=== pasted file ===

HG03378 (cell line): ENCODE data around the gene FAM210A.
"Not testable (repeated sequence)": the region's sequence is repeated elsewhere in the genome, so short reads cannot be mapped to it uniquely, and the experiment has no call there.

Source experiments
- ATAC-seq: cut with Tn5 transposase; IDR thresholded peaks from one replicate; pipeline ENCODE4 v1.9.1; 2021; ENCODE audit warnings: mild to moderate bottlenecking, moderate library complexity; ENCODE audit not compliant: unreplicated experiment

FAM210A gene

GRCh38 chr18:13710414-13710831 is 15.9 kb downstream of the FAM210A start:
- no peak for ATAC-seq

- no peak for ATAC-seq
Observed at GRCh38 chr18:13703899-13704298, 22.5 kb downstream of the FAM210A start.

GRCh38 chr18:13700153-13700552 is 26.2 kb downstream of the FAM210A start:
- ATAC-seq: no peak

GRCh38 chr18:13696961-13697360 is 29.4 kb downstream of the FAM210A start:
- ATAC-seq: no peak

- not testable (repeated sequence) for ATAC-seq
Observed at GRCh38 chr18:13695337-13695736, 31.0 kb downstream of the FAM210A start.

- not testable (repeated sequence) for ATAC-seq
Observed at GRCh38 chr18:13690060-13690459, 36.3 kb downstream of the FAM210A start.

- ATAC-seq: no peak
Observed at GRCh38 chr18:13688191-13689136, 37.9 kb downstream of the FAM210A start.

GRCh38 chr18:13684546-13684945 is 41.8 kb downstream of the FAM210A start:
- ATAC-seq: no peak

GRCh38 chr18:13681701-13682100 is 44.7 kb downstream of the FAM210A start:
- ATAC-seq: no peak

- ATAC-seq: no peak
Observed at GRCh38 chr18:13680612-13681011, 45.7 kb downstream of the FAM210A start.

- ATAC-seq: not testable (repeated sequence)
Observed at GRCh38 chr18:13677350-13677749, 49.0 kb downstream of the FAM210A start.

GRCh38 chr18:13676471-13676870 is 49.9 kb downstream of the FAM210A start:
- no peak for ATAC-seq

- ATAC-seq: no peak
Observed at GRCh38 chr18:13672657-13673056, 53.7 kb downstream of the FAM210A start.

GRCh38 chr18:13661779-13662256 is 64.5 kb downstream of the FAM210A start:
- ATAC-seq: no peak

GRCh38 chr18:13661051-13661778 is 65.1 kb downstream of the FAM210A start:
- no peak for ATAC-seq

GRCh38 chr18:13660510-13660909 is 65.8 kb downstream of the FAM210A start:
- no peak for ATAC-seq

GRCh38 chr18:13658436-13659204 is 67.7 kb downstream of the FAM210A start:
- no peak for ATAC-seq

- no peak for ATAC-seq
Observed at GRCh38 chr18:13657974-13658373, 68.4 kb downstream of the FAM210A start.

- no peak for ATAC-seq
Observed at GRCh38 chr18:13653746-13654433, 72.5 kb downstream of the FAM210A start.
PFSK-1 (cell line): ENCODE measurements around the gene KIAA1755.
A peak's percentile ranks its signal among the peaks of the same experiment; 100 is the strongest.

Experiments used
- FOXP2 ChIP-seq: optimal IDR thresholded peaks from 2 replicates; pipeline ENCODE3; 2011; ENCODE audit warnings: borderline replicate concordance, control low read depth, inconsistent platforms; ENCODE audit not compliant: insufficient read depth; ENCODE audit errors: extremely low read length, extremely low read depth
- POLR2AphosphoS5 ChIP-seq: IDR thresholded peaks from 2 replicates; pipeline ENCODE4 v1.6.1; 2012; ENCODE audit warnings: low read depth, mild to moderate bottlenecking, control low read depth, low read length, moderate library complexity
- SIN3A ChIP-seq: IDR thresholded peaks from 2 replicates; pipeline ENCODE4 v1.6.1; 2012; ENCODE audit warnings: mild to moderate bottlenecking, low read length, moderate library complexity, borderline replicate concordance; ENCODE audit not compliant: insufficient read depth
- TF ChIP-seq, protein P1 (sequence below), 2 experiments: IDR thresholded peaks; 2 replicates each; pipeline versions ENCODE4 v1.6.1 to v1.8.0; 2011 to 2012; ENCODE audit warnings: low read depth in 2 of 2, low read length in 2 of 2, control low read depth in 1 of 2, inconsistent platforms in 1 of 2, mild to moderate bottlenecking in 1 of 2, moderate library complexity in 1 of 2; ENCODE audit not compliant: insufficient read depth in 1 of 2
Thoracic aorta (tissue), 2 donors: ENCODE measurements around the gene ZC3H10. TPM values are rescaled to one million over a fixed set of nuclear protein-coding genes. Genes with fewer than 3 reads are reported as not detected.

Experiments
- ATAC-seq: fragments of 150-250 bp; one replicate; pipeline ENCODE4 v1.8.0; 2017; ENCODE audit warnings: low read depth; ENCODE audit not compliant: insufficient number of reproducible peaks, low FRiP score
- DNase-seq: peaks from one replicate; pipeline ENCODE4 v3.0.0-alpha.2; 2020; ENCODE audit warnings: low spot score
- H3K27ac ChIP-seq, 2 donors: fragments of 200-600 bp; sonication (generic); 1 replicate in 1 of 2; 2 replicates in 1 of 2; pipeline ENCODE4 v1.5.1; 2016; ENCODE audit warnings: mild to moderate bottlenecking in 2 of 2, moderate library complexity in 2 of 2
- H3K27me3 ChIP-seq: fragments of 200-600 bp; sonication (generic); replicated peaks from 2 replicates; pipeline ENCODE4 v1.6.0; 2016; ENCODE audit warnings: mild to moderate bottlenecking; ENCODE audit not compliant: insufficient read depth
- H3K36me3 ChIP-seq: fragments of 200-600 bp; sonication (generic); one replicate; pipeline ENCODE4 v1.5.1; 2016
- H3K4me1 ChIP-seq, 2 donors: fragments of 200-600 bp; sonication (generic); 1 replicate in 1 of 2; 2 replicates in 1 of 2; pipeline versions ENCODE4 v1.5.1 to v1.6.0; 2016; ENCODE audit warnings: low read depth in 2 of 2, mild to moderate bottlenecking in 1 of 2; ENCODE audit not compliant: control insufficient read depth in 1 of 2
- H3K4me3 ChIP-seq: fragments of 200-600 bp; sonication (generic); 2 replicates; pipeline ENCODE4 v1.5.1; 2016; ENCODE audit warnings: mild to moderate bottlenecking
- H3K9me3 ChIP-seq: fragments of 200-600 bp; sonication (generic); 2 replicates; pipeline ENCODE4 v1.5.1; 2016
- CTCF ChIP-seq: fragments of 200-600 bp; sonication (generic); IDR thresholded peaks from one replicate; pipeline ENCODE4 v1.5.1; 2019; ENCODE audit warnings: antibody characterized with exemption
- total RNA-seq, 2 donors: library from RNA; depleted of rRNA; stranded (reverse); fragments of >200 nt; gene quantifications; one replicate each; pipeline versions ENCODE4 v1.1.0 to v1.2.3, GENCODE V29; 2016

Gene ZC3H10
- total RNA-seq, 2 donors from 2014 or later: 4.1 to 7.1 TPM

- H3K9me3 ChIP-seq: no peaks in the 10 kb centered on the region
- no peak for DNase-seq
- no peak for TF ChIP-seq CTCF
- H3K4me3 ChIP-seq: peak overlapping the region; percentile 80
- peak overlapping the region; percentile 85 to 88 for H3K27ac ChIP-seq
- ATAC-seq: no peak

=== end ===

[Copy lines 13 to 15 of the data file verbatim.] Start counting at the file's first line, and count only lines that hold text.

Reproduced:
- ATAC-seq: no peak

- not testable (repeated sequence) for ATAC-seq
Observed at GRCh38 chr18:13695337-13695736, 31.0 kb downstream of the FAM210A start.